Property or Paper - Which is the best return for you?

9 Replies

12% - 18% returns are available to me constantly through performing mortgage notes and cash-flow rental property.  I like holding notes at 12%, but I don't like just consistency without an larger upside.  I enjoy rental properties at around an 18% return, but I don't love the maintenance or management expenses.  I do however like the thought of each property appreciating and potentially doubling my return.

Do you do both property and paper like me?  Which do you like more?

Hi Darren, like you we own both cash flowing rentals, cash flowing re-performing notes, and cash-flowing performers. We are seeing between 10-18% as well. We have property management to deal with the tenants and maintenance, but it does eat into the profits slightly. On the other hand, it certainly eliminates a lot of headaches. But I tend to prefer non-performing notes over buy and hold rentals for the following reasons:

1) We typically are able to get nearly 20% of the non-performing borrowers to re-perform on their loan at the existing terms. This is usually because their finances have improved. If that happens, it is fairly quickly (usually 3 months) so the returns are greater than 20% when annualized.

2) We get another 30% of the non-performing borrowers to re-perform at "new" terms through a trial loan mod or forbearance. We use our licensed attorneys and servicer to handle the transaction so that we remain compliant with regulatory issues. We collect payments and season the re-performing loan for 9-12 months and then sell it. These generally earn greater than 20% returns annualized

3) If we have to foreclose, then we do minor rehab work and attempt to sell it for cash. If it doesn't sell within 30 days, then we offer it as a land contract for a fair price. We then sell that loan after 9 months of seasoning. The yields on that are generally around 12-15%

4) If all of the above fails, then we rent the property and after 3 months sell it as a turnkey rental property. We create a note for the investor and the cashflow pays their note. Usually 12-18% too.

Of course as always, it "depends," and past performance is no guarantee of the future. And this does not constitute legal advice.  :)

@Wayne Snell

Thanks for your comments Wayne.  Most of my clients are on the "passive" side of the "Active-Passive" spectrum of investing and non-performing notes are definitely on the "Active" side, so I'm typically not playing the same game as you are with those non-performers, but I do like the numbers on them.  

If I'm working on a non-performing note, it's usually because a performing note went bad and I took the property.  It's more a more "active" investment then, but taking the property back allows my returns to go up considerably too.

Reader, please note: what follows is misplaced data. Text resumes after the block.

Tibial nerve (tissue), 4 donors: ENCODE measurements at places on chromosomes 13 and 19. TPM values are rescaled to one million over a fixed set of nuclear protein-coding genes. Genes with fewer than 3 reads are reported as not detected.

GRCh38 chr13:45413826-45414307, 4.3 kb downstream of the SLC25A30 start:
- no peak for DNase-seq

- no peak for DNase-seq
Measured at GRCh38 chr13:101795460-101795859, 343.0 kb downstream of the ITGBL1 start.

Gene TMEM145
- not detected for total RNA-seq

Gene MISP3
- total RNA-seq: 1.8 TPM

Thanks for your comments.

Good point Darren. In fact, I neglected to mention that while my company is an "Active" non-performing notes investor primary focused on growing our own portfolio. We do work with some JV participants who are typically "passive" as well. Some are looking to get a little bit more hands-on, but most are just sitting back waiting for that check :)

Darren I look for bigger hits.... if I am going to own the asset.. so value add is what I look for or ground up construction that gives me a COC return of 100% or better per year ..

then paper for that nice consistent cash flow I have not one bit of interest in non performing been there done that a lifetime ago.. too much drama.. LOL... I guess if I went into non performing as long as I never had to deal with the day to day and just funded it that may be one thing.. but dealing with defaulted borrowers is the last thing at my age that I want to do.. I like good performing responsible borrowers that pay like clock work  LOL.

Paper! My paper investments on the NPN side lead to reperforming notes, REO's and rentals. While I avoid heavy rehabs in most areas, I do have some going in the Texas and Florida markets.

We have found that with lower priced assets we can get the same cash flow as a rental with less drama.

@Bob E.

That is definitely the truth about the drama.  There is almost never any drama with performing notes and there is usually some drama on each property I hold at one time or another.  Thanks for your comment

@Darren Eady  The one other thing about rentals is the cost of turnover.  Lost rent, rehab, leasing fees, etc.  A lot of this is mitigated when you sell with financing.  True your buyer may flake on you but that is a lot more rare and likely to be at a much greater interval then with rentals.